stat and lstat error conditions EACCES, EINTR,  EMULTIHOP,
       ENOLINK,  and EOVERFLOW.  Use of the st_blocks and st_blk­
       size fields may be less portable. (They were introduced in
       BSD.   Are not specified by POSIX. The interpretation dif­
       fers between systems, and possibly on a single system when
       NFS mounts are involved.)

       POSIX  does  not  describe  the S_IFMT, S_IFSOCK, S_IFLNK,
       S_IFREG, S_IFBLK, S_IFDIR, S_IFCHR, S_IFIFO, S_ISVTX bits,
       but  instead demands the use of the macros S_ISDIR(), etc.
       Unix  V7  (and  later  systems)  had  S_IREAD,   S_IWRITE,
       S_IEXEC,  where  POSIX  prescribes  the  synonyms S_IRUSR,
       S_IWUSR, S_IXUSR.


OTHER SYSTEMS

       Values that have been (or are) in use on various systems:

       hex    name       ls   octal    description
       f000   S_IFMT          170000   mask for file type
       0000                   000000   SCO out-of-service inode, BSD unknown type
                                       SVID-v2 and XPG2 have both 0 and 0100000 for ordinary file
       1000   S_IFIFO    p|   010000   fifo (named pipe)
       2000   S_IFCHR    c    020000   character special (V7)
       3000   S_IFMPC         030000   multiplexed character special (V7)
       4000   S_IFDIR    d/   040000   directory (V7)
       5000   S_IFNAM         050000   XENIX named special file
                                       with two subtypes, distinguished by st_rdev values 1, 2:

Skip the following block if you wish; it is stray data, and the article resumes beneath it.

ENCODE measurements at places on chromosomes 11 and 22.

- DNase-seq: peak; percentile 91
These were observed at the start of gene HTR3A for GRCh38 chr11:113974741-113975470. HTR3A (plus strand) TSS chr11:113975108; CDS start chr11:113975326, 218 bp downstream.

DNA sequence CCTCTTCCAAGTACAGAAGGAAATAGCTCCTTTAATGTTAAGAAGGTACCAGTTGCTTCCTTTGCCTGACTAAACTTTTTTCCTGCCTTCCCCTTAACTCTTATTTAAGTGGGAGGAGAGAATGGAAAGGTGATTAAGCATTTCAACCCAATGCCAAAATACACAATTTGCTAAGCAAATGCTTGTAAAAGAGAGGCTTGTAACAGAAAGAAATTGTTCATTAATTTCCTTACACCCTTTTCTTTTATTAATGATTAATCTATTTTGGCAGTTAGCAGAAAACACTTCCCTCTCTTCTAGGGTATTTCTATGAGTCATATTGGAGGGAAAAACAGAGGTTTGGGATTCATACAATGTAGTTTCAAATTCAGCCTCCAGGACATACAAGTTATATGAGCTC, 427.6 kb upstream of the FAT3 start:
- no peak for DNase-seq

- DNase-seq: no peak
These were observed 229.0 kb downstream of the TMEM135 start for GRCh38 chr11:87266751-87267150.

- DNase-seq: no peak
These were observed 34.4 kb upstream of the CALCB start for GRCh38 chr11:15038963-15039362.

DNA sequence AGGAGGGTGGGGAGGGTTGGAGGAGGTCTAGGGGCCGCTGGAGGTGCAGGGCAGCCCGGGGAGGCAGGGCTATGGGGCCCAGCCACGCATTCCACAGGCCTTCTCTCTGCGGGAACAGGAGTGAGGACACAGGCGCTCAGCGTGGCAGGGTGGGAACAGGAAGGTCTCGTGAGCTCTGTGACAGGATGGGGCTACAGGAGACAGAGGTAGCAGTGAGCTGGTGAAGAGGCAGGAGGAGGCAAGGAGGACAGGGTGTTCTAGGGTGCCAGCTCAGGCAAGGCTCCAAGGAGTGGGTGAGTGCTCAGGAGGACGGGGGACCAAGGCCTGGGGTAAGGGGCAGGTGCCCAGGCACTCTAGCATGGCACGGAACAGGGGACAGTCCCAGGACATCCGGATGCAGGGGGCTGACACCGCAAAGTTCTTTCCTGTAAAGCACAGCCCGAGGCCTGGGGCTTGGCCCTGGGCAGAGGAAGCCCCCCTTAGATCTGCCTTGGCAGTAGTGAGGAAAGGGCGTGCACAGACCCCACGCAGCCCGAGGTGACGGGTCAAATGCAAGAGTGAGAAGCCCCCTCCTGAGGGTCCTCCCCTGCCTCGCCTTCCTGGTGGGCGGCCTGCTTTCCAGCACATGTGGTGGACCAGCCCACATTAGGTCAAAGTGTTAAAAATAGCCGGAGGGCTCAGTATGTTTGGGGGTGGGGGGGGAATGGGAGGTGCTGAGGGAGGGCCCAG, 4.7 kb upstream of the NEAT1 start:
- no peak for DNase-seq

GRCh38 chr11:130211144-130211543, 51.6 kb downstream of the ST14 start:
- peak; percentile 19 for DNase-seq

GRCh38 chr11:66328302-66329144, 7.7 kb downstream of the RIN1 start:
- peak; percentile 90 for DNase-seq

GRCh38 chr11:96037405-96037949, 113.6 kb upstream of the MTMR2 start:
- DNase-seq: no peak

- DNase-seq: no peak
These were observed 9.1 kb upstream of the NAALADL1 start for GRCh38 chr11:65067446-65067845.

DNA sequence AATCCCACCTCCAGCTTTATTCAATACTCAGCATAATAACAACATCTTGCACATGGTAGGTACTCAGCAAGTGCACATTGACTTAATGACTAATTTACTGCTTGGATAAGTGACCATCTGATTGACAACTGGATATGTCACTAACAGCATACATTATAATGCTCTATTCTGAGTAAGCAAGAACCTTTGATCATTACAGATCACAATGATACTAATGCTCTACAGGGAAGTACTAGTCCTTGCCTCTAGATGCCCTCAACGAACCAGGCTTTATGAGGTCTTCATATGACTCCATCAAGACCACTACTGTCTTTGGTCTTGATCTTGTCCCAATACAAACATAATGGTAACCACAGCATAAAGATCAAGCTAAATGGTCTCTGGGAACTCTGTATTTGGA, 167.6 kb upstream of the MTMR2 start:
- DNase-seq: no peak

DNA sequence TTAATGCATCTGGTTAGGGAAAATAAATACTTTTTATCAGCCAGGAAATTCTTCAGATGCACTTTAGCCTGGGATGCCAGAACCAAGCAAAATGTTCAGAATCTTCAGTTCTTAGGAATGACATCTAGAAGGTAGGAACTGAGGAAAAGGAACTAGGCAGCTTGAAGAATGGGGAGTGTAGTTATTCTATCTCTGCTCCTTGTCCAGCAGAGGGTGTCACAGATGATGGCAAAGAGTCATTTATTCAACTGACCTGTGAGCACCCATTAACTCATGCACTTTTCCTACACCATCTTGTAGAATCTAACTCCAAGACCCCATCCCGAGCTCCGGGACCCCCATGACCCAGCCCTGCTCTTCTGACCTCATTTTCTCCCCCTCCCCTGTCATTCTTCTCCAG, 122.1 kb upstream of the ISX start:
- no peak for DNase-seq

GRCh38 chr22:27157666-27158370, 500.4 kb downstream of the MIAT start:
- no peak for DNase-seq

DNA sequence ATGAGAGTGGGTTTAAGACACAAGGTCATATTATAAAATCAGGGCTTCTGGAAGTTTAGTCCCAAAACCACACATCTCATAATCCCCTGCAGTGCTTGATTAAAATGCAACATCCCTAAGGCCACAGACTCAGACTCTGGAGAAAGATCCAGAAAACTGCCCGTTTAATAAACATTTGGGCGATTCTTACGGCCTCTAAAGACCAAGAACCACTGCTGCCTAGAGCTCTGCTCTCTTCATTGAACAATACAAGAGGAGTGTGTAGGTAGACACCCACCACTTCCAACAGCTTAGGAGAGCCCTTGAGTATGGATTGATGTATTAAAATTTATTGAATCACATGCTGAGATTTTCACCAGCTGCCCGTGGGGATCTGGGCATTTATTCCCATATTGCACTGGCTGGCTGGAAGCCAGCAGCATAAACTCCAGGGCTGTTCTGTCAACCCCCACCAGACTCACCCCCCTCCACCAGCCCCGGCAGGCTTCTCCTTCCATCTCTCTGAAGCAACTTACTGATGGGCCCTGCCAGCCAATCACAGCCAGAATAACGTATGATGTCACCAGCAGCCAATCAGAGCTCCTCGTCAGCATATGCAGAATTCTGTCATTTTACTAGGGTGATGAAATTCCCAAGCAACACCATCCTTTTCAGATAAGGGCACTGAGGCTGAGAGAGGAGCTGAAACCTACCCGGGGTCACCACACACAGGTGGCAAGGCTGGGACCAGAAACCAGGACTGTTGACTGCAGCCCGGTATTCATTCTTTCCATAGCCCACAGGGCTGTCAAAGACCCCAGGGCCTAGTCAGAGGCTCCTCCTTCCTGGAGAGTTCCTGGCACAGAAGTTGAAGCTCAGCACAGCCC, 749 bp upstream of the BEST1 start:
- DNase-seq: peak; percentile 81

0001   S_INSEM    s    000001   XENIX semaphore subtype of IFNAM
       0002   S_INSHD    m    000002   XENIX shared data subtype of IFNAM
       6000   S_IFBLK    b    060000   block special (V7)
       7000   S_IFMPB         070000   multiplexed block special (V7)
       8000   S_IFREG    -    100000   regular (V7)
       9000   S_IFCMP         110000   VxFS compressed
       9000   S_IFNWK    n    110000   network special (HP-UX)
       a000   S_IFLNK    l@   120000   symbolic link (BSD)
       b000   S_IFSHAD        130000   Solaris shadow inode for ACL (not seen by userspace)
       c000   S_IFSOCK   s=   140000   socket (BSD; also "S_IFSOC" on VxFS)
       d000   S_IFDOOR   D>   150000   Solaris door
       e000   S_IFWHT    w%   160000   BSD whiteout (not used for inode)

       0200   S_ISVTX         001000   `sticky bit': save swapped text even after use (V7)
                                       reserved (SVID-v2)
                                       On non-directories: don't cache this file (SunOS)
                                       On directories: restricted deletion flag (SVID-v4.2)
       0400   S_ISGID         002000   set group ID on execution (V7)
                                       for directories: use BSD semantics for propagation of gid
       0400   S_ENFMT         002000   SysV file locking enforcement (shared w/ S_ISGID)
       0800   S_ISUID         004000   set user ID on execution (V7)
       0800   S_CDF           004000   directory is a context dependent file (HP-UX)

       A sticky command appeared in Version 32V AT&T UNIX.

       chmod(2), chown(2), readlink(2), utime(2)